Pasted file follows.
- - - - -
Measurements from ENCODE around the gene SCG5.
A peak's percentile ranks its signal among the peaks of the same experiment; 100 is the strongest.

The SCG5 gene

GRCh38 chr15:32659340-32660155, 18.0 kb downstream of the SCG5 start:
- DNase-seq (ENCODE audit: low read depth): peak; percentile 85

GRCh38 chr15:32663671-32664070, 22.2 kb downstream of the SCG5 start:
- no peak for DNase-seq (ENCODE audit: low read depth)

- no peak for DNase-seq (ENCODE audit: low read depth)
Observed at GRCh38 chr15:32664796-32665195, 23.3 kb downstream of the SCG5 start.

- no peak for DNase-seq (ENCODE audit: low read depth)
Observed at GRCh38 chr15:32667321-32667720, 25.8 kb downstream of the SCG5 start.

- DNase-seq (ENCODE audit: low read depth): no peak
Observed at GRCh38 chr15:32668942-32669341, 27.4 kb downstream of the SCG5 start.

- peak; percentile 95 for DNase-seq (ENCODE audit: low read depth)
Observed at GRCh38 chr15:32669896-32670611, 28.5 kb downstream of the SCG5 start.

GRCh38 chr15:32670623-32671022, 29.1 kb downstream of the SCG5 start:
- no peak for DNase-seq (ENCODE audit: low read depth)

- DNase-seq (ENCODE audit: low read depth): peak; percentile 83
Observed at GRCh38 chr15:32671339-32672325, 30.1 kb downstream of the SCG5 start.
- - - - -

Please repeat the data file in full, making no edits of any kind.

Measurements from ENCODE around the gene SCG5.
A peak's percentile ranks its signal among the peaks of the same experiment; 100 is the strongest.

The SCG5 gene

GRCh38 chr15:32659340-32660155, 18.0 kb downstream of the SCG5 start:
- DNase-seq (ENCODE audit: low read depth): peak; percentile 85

GRCh38 chr15:32663671-32664070, 22.2 kb downstream of the SCG5 start:
- no peak for DNase-seq (ENCODE audit: low read depth)

- no peak for DNase-seq (ENCODE audit: low read depth)
Observed at GRCh38 chr15:32664796-32665195, 23.3 kb downstream of the SCG5 start.

- no peak for DNase-seq (ENCODE audit: low read depth)
Observed at GRCh38 chr15:32667321-32667720, 25.8 kb downstream of the SCG5 start.

- DNase-seq (ENCODE audit: low read depth): no peak
Observed at GRCh38 chr15:32668942-32669341, 27.4 kb downstream of the SCG5 start.

- peak; percentile 95 for DNase-seq (ENCODE audit: low read depth)
Observed at GRCh38 chr15:32669896-32670611, 28.5 kb downstream of the SCG5 start.

GRCh38 chr15:32670623-32671022, 29.1 kb downstream of the SCG5 start:
- no peak for DNase-seq (ENCODE audit: low read depth)

- DNase-seq (ENCODE audit: low read depth): peak; percentile 83
Observed at GRCh38 chr15:32671339-32672325, 30.1 kb downstream of the SCG5 start.